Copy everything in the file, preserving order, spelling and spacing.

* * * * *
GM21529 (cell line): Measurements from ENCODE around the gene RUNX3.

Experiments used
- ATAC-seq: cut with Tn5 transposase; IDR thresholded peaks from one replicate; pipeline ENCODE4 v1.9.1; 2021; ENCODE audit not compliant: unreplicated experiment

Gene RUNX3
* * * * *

GM21529 (cell line): Measurements from ENCODE around the gene RUNX3.

Experiments used
- ATAC-seq: cut with Tn5 transposase; IDR thresholded peaks from one replicate; pipeline ENCODE4 v1.9.1; 2021; ENCODE audit not compliant: unreplicated experiment

Gene RUNX3